Seems this thread's expanded a little to cover colonization rates in general. In a way, I feel a little guilty seeing the thread name still up here since the creator(s) worked hard and made a nice product. Unfortunately, major changes are still needed to make the game AI competitive along the lines initially outlined and expanded upon by others here. Played another game with fewer, larger AI empires. All of the original problems listed are still problems in 1.049. Targetted colony expansion into enemy held systems in order to sell colonizes nets ~170,000 - 250,000 per colony in trade value immediately following colonization, and turn arounds can be fast enough to avoid relationship penalties. As others have stated, eliminating tech trading by any of a number of methods is still a huge issue for difficulty (as I and I'd imagine others have no real desire to show restraint ingame). I prefer enemy AIs trading with each other only because I've seen it work profoundly well before (though for the life of me I can't recall the game it happened in - AIs traded tech with each other almost as fast as I could, and I had to jealously guard new tech / trade it to multiple AIs immediately to get a return, and couldn't trade exchanged techs as a result as they'd already been shared long since with harder AI settings).
On the issue of colonization, I'd say the best serviceable example would be Stars! (circa 1995). Homeworld populations were minimal (say 1/10th of maximum planetary population starting out, with variance based on growth rate), and while some races could expand like a plague immediately, others had to choose their colonies carefully and move limited populations from the homeworld to colonies, which each often required several years (turns - maybe 7-10) of expansion before they were viable enough to send even a single colony ship of their own off, which would in turn require spreading a limited population. Starting population for a new colony in Distant Worlds is what, 10 million? Make each colonizer require 10 million people from planetary population then (you don't need to bother with the story fluff justification until the rule set's in place). Expansion from Homeworld can be addressed seperately if the rate's still too great (lower homeworld population caps while preserving income?), but this will at least slow down the hub and spoke effect to something the current AI can compete against, and shut down at least part of the indy. race colonization problem noted by others in this thread and elsewhere.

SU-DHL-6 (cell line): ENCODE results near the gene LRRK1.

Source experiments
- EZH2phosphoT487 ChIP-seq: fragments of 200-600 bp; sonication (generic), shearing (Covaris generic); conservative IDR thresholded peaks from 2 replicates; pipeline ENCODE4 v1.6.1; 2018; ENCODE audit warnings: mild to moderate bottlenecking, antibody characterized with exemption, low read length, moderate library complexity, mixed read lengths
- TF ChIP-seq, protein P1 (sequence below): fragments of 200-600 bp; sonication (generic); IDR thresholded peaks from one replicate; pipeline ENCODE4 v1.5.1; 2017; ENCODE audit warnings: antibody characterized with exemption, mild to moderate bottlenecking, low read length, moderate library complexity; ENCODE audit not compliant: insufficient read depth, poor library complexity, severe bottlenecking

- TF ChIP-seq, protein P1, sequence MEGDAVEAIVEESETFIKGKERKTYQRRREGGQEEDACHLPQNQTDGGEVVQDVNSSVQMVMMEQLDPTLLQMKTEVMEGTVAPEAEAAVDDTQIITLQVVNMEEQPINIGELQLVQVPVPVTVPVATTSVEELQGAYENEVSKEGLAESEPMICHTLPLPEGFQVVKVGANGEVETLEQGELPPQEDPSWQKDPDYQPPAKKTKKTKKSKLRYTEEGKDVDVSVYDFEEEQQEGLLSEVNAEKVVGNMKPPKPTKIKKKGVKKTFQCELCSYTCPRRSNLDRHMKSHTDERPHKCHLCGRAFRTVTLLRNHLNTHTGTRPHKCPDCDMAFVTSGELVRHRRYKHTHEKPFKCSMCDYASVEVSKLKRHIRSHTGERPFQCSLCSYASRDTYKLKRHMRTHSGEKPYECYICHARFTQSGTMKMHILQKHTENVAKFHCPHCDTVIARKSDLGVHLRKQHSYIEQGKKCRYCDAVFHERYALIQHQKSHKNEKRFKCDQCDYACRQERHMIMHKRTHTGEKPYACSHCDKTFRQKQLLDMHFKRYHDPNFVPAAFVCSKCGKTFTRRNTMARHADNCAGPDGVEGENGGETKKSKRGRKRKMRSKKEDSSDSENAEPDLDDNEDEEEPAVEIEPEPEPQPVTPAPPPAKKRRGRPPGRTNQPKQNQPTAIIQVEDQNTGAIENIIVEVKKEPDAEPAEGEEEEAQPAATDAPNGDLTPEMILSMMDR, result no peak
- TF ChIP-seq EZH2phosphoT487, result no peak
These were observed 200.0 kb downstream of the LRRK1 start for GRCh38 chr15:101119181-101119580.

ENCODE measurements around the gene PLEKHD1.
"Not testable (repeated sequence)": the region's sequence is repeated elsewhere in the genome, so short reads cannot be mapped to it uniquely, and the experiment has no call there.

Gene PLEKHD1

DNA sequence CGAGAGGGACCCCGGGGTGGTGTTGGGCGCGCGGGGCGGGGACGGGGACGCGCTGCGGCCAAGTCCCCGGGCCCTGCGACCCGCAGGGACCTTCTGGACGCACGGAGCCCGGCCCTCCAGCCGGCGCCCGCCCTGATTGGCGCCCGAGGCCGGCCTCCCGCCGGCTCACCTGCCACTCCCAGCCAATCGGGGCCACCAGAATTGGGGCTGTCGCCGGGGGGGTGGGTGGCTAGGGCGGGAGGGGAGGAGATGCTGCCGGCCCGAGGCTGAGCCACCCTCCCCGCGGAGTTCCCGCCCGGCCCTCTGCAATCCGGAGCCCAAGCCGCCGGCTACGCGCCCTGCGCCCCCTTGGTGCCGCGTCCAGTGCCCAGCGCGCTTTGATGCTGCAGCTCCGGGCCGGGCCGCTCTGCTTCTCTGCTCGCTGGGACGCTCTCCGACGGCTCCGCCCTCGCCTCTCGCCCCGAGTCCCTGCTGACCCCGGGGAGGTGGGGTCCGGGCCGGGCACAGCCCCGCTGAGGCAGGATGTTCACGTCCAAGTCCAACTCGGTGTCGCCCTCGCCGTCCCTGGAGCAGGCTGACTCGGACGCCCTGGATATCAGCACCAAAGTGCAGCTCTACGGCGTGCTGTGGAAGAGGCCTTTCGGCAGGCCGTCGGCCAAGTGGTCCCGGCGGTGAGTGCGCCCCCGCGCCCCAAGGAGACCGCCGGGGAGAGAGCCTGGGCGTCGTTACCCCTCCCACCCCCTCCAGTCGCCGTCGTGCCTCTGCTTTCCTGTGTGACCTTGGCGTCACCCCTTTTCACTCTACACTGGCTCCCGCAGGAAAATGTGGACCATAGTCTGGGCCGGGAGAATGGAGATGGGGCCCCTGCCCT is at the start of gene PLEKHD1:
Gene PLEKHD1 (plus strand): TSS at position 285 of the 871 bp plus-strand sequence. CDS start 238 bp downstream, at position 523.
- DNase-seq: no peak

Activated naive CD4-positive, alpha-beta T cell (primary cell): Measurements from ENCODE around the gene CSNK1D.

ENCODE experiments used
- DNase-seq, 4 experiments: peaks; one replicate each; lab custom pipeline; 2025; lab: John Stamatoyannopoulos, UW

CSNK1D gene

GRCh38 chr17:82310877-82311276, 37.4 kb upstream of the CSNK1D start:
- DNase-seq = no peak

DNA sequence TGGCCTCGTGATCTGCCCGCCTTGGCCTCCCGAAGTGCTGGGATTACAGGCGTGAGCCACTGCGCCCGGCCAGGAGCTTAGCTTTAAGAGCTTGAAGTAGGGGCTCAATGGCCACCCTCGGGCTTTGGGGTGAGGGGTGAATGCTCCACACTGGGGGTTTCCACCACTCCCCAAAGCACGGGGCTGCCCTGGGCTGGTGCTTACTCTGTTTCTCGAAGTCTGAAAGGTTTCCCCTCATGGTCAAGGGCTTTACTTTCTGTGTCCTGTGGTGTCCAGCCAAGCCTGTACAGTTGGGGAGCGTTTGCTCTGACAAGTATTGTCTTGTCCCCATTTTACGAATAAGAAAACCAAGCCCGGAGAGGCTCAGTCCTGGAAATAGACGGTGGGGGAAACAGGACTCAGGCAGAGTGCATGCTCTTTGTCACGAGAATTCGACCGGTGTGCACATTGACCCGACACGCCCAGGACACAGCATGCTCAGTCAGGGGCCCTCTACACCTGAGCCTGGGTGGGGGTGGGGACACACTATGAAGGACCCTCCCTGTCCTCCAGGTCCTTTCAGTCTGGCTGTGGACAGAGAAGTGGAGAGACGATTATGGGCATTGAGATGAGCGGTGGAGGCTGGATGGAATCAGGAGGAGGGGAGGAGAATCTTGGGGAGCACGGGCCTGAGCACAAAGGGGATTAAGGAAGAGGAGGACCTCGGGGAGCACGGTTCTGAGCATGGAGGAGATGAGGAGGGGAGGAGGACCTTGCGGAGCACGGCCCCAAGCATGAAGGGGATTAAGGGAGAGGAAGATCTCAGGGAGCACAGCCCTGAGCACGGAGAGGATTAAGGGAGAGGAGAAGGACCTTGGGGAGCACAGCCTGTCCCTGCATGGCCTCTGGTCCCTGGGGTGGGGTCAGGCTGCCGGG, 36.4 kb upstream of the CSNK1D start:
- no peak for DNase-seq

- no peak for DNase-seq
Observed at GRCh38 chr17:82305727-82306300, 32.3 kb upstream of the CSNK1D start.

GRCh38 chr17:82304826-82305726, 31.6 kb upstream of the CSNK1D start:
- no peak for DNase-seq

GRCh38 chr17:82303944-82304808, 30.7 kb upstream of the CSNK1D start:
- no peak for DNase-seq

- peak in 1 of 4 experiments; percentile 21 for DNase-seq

For making the AI truly aggressive, I'd expound first by guessing at limitations. If ships are treated individually, or only reluctantly grouped into fleets, I can see where true AI aggressiveness would be a system hog. Have the AI form fleets at the design stage instead with homogenous speeds and fuel constraints, with specific instructions for Troop Transport behavior so that they'll always be present and go for the throat the moment the coast is clear. For competing against human ship designs, there are only two real rules. If the AI has the tech, make AIs design ships to fight players that have greater range (assuming any kind of damage potential at range) and greater speed. If the AI doesn't have the tech, load down AIs with a greater ratio of short-range firepower + shields and greater speed than human ships, however many engines it takes. If necessary, balance changes can be made to let laser ships go faster than torp ships (less mass carried or somesuch fluff). Whatever the case, AI ship design should be based off of human ship designs at least with respect to firepower, durability, and speed, perhaps with a cost function for efficiency. Generics simply do not cut the mustard against human opponents unless the generics are very, very mean and efficient. In the event that an AI is hopelessly outclassed by human, or possibly even other AI opponents, consider giving them an option to surrender, or ally themselves to greater AIs in a vassal manner. If England invades, ally yourself with France.